Working out if they’re a visual, auditory or kinaesthetic personality and talking to them in a way that they understand, in words that speak to them personally.

    I remember a story about Milton Erickson who was working with a young boy who had ADHD and was bouncing off the walls of his office, completely hyper. Milton had his legs crossed and he swung his lower leg and also tapped one finger on his desk in time to the boys breathing. When he was matched to the breathing he slowly reduced the pace of his ankle swinging and the tapping and the boy calmed down in time with it.

    Online, this is where our language is so important and why we need to understand how our customer thinks and speaks – so our copywriting uses their language, so they can recognise themselves in the problem and your solution. Matching and mirroring online – all through words. It’s also why using audio, video AND text is so powerful, because it speaks to all the modalities of your market.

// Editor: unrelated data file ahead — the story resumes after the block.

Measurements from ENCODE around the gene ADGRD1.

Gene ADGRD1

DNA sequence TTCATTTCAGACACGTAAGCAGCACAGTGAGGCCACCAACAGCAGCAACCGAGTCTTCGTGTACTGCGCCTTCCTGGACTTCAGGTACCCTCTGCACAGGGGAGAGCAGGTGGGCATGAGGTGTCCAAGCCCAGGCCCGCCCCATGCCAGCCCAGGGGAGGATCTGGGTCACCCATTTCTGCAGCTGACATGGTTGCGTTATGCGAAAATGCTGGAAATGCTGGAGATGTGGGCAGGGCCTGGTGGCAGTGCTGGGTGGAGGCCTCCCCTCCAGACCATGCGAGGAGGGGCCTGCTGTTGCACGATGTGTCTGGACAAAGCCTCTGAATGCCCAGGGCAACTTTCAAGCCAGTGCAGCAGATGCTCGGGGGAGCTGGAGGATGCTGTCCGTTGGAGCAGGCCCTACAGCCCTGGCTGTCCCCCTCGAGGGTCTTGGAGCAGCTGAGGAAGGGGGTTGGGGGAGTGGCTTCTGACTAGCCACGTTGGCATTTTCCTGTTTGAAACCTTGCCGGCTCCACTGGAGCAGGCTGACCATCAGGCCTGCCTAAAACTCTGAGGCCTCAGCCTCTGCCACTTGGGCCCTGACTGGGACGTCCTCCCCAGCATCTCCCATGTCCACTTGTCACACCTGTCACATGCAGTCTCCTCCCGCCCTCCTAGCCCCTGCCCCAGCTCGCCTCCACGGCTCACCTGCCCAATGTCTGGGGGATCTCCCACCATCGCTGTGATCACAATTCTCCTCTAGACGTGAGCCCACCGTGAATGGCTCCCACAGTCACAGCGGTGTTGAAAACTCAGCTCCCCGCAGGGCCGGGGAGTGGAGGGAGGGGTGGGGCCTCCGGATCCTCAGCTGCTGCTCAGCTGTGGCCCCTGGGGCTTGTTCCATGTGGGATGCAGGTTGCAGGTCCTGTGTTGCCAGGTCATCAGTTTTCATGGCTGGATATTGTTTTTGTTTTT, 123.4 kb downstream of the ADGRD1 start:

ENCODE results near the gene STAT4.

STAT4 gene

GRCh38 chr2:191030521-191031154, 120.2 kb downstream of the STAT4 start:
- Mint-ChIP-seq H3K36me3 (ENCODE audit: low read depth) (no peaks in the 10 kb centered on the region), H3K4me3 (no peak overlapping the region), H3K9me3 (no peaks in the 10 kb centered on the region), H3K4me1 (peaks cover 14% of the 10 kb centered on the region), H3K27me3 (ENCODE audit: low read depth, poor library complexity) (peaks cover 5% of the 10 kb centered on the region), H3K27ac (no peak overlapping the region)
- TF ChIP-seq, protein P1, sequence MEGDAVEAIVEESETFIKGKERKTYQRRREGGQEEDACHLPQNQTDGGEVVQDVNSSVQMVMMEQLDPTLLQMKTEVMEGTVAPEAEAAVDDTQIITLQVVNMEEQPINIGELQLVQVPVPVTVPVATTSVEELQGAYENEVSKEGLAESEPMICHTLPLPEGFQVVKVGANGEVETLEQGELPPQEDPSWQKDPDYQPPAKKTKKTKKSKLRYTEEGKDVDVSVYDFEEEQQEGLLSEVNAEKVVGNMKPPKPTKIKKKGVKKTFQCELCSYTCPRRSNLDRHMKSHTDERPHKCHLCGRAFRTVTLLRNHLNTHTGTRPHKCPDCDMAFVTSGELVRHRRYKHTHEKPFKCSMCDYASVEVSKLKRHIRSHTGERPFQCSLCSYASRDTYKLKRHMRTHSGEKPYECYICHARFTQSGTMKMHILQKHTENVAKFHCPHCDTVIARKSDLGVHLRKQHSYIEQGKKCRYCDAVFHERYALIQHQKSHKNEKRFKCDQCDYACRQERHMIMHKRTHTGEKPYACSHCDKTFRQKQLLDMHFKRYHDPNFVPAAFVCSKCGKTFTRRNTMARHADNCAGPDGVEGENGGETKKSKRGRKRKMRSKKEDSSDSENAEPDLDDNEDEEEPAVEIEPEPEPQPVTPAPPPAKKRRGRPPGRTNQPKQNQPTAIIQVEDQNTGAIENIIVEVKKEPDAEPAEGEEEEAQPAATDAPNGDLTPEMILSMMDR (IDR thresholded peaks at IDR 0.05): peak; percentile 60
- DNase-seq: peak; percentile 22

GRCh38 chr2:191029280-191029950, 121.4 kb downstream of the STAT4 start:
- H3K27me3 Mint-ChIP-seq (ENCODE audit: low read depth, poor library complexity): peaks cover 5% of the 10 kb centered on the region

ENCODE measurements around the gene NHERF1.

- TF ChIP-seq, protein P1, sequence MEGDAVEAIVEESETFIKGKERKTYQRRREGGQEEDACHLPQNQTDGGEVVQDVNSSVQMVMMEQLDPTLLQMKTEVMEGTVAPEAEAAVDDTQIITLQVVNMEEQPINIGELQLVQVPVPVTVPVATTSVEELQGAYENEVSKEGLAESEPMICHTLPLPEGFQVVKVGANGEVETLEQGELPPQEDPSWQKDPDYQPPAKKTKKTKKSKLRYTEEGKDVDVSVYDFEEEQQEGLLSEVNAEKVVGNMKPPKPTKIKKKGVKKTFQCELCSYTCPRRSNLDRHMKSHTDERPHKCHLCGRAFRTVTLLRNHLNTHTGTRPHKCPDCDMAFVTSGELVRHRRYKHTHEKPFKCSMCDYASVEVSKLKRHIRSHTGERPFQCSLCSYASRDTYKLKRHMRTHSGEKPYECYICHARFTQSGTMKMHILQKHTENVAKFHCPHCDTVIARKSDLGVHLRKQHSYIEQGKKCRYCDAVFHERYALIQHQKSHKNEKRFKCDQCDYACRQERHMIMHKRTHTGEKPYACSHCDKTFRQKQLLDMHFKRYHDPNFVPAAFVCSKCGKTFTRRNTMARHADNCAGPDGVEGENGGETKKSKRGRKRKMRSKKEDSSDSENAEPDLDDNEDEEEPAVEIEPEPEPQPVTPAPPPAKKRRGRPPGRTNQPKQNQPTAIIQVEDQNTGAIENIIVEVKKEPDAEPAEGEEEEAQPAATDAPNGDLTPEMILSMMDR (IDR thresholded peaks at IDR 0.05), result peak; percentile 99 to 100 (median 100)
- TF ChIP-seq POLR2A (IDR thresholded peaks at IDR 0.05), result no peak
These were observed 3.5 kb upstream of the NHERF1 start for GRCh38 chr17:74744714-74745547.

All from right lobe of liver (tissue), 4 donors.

7. Peter,

    Creating rapport face-to-face or over the phone seems to be easier to do than online,because of the non-verbal communication, voice fluctuation, eye contact and body language.

    After reading the post, it made me think of the importance of having a blog and/or email marketing system and not just a website. The blog would be a way to interact (just as we are doing here) and create a rapport.

    I now see a greater need for using social media and having a blog rather than just a stand alone website. Yeah, it’s making sense to me.

    Also, when I meet potential clients who do not have an active blog, I can now explain the importance of creating rapport online.

    1. Marcy, I actually never looked at it like that … but yes, the interactivity offered by blog comments and platforms like twitter is a fantastic way to build rapport online.